Superior Court Rules That Mechanics Liens Cannot Attach to Common Areas

Published on: October 1, 2010

On September 24, 2010, the Norfolk Superior Court ruled in three separate (but consolidated) cases brought by three separate contractors against a condominium trust, that mechanics liens imposed by contractors are inapplicable in the condominium context and cannot be utilized to attach common areas and/or secure contractor claims for non-payment. The case involved 3 subcontractors who were not paid by a general contractor hired by the condominium trust to perform work at a condominium. The general contractor went bankrupt towards the end of the project and did not fully pay the subcontractors. With no chance of a recovery in bankruptcy, the subcontractors filed statutory mechanics liens against the condominium building and then filed lawsuits to enforce the liens against the condominium trust. The subcontractors also asserted claims for unjust enrichment against the condominium trust (i.e. that the condominium trust should pay the subcontractors since the condominium trust received the benefit of the work performed on the building).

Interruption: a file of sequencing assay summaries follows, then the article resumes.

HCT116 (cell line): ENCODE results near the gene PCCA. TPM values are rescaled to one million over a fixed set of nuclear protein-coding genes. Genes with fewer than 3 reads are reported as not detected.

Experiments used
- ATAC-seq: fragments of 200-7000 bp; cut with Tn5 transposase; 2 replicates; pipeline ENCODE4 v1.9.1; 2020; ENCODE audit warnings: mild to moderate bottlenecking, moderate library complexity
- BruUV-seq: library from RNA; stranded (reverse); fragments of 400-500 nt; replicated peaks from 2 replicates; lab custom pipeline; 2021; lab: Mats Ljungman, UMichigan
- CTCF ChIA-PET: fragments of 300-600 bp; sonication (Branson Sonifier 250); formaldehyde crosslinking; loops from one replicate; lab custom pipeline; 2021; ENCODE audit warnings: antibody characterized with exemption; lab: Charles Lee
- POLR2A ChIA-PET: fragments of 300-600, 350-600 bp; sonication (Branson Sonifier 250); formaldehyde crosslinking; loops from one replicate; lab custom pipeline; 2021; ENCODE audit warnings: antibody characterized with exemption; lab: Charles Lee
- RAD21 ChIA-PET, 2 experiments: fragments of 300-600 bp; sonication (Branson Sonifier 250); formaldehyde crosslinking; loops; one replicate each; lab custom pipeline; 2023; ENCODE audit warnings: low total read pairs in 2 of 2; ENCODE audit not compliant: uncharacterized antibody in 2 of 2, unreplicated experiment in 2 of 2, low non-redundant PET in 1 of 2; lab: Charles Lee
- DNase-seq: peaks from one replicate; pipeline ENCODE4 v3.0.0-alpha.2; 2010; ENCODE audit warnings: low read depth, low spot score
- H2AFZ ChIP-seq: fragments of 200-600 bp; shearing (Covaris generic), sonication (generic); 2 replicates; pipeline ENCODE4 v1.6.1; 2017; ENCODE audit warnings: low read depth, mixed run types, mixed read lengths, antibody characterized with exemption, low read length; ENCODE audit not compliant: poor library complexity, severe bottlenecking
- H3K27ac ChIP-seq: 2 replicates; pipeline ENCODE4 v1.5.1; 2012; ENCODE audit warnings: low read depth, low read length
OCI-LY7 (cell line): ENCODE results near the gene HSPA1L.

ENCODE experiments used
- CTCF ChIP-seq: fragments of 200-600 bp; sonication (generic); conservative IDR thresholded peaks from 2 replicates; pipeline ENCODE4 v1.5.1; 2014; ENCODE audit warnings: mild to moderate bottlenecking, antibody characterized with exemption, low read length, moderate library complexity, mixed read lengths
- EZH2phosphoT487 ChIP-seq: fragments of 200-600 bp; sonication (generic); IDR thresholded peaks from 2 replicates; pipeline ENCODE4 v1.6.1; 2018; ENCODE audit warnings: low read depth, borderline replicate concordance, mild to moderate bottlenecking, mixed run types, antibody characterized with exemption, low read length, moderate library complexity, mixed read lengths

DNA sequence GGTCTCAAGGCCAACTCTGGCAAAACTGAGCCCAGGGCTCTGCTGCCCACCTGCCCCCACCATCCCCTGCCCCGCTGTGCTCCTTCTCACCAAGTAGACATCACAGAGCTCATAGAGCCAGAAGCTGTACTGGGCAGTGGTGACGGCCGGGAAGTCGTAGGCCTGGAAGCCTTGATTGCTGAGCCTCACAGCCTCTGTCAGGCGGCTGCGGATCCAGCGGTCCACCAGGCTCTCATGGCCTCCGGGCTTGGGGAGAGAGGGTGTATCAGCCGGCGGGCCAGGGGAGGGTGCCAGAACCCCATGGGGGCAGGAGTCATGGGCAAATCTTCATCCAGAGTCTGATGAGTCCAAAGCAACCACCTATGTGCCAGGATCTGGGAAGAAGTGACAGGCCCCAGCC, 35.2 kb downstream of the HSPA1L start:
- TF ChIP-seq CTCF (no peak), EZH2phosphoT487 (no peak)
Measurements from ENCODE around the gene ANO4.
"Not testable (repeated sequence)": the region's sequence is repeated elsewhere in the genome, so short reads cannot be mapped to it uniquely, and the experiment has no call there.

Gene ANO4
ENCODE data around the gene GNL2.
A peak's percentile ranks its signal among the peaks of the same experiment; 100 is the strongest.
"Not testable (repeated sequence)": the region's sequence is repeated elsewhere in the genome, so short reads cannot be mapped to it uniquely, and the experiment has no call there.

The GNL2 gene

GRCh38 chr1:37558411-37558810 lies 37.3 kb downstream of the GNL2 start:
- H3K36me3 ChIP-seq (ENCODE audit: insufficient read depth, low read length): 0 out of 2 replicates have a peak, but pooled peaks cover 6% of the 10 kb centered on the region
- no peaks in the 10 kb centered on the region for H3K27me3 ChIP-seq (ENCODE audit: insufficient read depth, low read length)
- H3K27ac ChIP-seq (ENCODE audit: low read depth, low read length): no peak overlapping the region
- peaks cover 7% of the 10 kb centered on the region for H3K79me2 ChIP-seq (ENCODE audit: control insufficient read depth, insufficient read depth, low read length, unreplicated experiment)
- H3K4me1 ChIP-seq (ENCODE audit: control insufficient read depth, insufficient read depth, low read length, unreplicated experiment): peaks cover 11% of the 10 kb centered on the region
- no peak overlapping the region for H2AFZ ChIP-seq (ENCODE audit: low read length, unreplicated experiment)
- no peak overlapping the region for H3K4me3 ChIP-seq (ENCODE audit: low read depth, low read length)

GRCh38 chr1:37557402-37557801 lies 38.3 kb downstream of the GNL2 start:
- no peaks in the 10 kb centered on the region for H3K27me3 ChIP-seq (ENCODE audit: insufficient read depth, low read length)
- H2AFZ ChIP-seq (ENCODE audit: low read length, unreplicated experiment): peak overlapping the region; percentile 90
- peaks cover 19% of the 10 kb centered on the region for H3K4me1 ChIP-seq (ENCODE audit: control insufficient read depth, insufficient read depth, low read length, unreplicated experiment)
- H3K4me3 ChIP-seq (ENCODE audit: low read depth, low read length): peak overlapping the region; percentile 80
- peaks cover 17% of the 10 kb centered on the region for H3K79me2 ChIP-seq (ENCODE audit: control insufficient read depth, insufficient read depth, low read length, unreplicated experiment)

The condominium trust moved to dismiss the lawsuit and dissolve the mechanics liens on the grounds that: (1) Section 13 of the Massachusetts Condominium Act prohibits the attachment of common areas to secure claims against a condominium board, and (2) the condominium trust was the party to the contract and does not own the common areas, but manages them for the benefit of the unit owners by statute. The condominium trust also moved to dismiss the unjust enrichment claims against the contractors on the theory that the subcontractors had written contracts with the now bankrupt contractor not the condominium trust and therefore it was not reasonable for them to expect payment from the condominium trust.

In deciding the case in the condominium trust’s favor, the Court (Troy, J.) noted and considered the competing (and somewhat inconsistent) interests protected by the mechanics lien statute and the condominium act. Ultimately the Court ruled that Section 13 of the Condominium Act prevented application of the mechanics lien statute in this context as the ultimate remedy of a mechanics lien case is foreclosure and that it would be inconsistent with the Condominium Act to allow a contractor to foreclose against a portion of the Condominium (i.e. common areas), where the common areas are not owned by the condominium trust, which is the party that contracted for the services in the first place. The Court analogized it as “akin to trying to insert asquare peg into a round hole”.

The case was handled by MEEB Attorneys Edmund A. Allcock and Katherine Brady. A copy ofthe Decision can be accessed at the following link.[Decision]